Mohamed Tamalt, a British-Algerian journalist, who was initially believed to have died as a result of a hunger strike, actually died of a slow, painful death orchestrated by the Algerian state. A video showing the extent of the beatings he had been the subject of whilst in detention has been leaked this week, footage that discredits Algeria’s official version of events. This article will look at the different facets of this sinister case.
Resident in England since 2002, Mohamed Tamalt wrote articles for the newspaper El Khabar, for which he had long been the London correspondent. He also ran a Facebook page, followed by more than 10,000 people, where he was very critical of Bouteflika’s regime.
Mohamed Tamalt was arrested at Algiers airport on June 27, 2016 and imprisoned for “insulting the institutions and the President of the Republic” following critical publications on his blog and his Facebook page; a vague accusation – amongst others – often used in the country to silence dissidents.
Judged on July 11, 2016, he was sentenced to two years in prison, for “resisting arrest” and “attack on the person of the President of the Republic” in publications on his Facebook account.
His sentence was confirmed on appeal the following month, August 9th, despite the fact that the legislation does not provide for a prison sentence in cases of this nature; rather, a fine is usually the only sanction.
During the appeal, Mohamed Tamalt complained about the violence he had suffered from prison guards.
Doctors contradict the official version
Mohamed Tamalt is believed to have been granted immunity prior to his arrival to Algiers, the journalist was reassured that if he were to come back to Algeria, he would not be bothered by the authorities.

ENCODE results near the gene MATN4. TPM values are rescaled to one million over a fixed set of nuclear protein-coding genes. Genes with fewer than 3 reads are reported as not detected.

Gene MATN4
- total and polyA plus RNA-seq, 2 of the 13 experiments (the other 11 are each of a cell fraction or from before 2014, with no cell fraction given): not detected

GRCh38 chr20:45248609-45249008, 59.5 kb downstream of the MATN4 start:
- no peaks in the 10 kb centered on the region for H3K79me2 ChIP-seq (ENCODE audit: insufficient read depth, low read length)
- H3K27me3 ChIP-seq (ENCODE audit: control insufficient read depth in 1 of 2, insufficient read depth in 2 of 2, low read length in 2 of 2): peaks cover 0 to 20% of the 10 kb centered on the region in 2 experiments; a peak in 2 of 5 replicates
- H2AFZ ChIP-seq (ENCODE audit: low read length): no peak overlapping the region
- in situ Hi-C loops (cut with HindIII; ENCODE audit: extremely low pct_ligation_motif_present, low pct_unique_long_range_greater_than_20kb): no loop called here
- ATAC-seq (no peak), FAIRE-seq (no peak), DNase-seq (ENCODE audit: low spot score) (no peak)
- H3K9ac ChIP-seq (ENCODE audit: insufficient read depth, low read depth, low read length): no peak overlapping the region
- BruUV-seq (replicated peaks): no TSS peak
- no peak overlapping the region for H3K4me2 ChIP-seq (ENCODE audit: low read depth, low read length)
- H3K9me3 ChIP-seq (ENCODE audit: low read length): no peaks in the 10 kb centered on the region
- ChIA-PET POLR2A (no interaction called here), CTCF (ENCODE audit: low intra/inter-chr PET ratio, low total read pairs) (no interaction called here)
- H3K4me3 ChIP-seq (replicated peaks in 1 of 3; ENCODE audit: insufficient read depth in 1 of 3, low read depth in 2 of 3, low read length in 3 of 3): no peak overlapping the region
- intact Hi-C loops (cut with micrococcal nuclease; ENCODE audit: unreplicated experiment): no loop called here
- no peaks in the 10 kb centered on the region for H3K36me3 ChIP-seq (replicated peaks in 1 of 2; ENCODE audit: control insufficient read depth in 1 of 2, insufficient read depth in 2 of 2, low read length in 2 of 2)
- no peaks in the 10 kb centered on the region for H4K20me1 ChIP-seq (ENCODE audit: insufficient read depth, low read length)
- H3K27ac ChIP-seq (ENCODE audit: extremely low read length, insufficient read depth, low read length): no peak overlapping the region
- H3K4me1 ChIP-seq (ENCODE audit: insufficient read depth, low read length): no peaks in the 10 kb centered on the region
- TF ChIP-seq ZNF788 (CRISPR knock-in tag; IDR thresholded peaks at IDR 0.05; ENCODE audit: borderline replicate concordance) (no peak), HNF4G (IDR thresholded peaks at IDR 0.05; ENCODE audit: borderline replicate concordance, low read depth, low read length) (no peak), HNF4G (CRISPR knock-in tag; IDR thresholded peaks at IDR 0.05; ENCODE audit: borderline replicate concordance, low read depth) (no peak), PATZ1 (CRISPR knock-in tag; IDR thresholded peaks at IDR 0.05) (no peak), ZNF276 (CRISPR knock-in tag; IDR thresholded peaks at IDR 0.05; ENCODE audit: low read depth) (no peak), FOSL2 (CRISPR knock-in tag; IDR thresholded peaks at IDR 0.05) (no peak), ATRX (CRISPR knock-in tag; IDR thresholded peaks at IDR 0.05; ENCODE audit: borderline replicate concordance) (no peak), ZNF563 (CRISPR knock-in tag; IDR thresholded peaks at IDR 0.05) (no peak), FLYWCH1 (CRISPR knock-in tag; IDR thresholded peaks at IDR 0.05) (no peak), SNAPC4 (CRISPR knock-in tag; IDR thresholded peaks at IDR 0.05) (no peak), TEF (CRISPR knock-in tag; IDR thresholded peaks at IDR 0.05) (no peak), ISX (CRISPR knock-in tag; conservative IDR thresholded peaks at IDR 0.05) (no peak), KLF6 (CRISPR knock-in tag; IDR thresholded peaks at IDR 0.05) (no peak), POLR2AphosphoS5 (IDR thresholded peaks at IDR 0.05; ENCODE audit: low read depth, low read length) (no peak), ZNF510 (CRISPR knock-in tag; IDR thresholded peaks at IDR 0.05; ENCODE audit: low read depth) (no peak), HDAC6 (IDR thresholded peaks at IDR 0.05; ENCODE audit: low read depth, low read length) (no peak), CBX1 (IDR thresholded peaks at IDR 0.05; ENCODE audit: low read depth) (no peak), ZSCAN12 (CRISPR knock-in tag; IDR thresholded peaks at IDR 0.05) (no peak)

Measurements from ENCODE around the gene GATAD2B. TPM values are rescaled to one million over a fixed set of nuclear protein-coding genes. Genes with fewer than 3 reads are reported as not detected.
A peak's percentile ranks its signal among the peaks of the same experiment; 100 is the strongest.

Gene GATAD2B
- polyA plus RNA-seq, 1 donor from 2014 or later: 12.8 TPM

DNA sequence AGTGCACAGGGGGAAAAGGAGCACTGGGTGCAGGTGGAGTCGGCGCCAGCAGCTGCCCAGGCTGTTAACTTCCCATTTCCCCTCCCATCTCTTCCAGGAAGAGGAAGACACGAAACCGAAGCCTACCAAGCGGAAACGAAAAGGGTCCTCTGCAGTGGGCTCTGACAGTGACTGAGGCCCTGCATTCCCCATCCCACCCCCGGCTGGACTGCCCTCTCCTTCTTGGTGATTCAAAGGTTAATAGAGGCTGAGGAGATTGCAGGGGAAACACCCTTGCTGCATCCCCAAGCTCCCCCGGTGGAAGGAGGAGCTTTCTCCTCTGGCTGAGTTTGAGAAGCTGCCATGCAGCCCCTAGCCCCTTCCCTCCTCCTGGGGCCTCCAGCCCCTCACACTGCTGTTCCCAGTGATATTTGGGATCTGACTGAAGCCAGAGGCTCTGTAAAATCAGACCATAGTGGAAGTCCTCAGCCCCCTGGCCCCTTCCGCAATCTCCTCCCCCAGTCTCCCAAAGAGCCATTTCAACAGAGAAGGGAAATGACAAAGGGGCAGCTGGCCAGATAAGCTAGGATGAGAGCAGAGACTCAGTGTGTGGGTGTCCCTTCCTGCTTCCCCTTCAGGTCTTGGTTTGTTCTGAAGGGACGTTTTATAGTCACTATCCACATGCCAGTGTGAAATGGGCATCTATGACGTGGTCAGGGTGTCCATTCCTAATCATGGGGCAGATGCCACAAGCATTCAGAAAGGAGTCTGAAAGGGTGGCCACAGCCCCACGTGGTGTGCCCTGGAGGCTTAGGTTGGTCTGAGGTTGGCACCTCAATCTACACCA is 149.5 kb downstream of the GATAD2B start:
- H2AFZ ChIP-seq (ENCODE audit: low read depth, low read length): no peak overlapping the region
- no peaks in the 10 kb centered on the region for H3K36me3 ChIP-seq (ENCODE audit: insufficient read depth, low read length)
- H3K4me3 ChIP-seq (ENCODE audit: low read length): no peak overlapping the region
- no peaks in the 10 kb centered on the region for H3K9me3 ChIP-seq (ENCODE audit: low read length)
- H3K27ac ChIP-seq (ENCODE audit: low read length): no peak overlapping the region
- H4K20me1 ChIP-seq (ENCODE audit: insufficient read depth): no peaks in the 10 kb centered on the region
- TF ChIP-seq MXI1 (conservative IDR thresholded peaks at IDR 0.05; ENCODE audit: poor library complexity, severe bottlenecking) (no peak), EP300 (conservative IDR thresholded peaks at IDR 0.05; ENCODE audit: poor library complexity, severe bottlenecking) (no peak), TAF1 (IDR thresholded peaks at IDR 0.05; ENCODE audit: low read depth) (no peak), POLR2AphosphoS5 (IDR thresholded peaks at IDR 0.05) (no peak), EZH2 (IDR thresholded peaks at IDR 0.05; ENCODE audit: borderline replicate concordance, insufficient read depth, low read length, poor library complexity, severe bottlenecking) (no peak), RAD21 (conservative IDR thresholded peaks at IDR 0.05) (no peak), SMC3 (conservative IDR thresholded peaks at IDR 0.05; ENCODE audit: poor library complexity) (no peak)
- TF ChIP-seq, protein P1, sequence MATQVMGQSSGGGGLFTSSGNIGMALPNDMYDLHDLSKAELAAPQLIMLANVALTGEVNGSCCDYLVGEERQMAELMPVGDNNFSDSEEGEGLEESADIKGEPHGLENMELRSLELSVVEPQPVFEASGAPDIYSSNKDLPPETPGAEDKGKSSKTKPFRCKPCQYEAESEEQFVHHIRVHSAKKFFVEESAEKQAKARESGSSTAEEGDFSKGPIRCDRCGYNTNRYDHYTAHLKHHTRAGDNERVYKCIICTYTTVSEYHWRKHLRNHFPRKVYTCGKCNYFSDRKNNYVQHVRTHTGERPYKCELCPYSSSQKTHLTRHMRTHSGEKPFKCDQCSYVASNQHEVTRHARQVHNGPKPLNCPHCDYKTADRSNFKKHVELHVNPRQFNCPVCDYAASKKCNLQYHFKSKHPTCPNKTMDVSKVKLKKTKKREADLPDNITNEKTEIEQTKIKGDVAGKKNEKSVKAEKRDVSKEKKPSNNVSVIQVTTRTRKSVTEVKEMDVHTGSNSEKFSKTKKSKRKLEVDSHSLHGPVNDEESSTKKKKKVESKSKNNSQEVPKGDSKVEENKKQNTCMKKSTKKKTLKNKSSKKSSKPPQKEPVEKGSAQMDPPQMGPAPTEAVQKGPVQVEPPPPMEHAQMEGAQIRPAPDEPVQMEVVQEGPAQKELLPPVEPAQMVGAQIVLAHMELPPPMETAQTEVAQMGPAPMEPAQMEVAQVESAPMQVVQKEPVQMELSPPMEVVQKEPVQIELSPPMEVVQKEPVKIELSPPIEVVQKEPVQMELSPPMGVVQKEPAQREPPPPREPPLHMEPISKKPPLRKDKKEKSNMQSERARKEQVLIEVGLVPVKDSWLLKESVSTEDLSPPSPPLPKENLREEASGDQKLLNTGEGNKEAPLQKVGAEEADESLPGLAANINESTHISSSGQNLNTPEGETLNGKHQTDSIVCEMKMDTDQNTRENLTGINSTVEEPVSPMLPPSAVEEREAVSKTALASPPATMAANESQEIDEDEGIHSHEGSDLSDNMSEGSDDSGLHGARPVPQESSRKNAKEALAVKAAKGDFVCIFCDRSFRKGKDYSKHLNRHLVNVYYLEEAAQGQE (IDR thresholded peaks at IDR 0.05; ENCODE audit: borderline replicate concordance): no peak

These reassurances turned out to be false promises, upon his arrival to Algiers in June 2016, Mohamed Tamalt was arrested at the airport, his passports – including his British passport – were seized by the authorities and a formal prohibition from leaving the country was issued.
At this point in time, Mohamed Tamalt is put in solitary confinement at the prison of El-Harrach.
Shortly after his incarceration, Tamalt was transferred to the prison of Kolea which happens to fall under the jurisdiction of the wife of the Gendarmerie chief Ghali Belkecir.
Mohamed Tamalt had started a hunger strike to protest his arbitrary incarceration. During his stay at Kolea prison, a complaint had been lodged with the Ministry of Justice against the prison guards who he said were regularly beating him. At the time, the Ministry of Justice led by Tayeb Louh promised an investigation but never actually carried out one.
Three months into the hunger strike, Mohamed Tamalt fell into a coma. Despite the seriousness of his health condition, the ministry of justice painted a rosy picture of Tamalt’s stay at Kolea, including that he was receiving adequate daily medical checks, that he was regularly visited personally by the judge, by his lawyers, by British officials and the penitentiary’s director to convince him to put a stop to the hunger strike. False claims according to the medical staff who treated him.
Tamalt suffered from diabetes, leading to a quick deterioration of his condition, in turn leading to a hypoglycaemic state. Once again the penitentiary’s medical report painted a rosy picture, nothing was wrong with him according to state reports.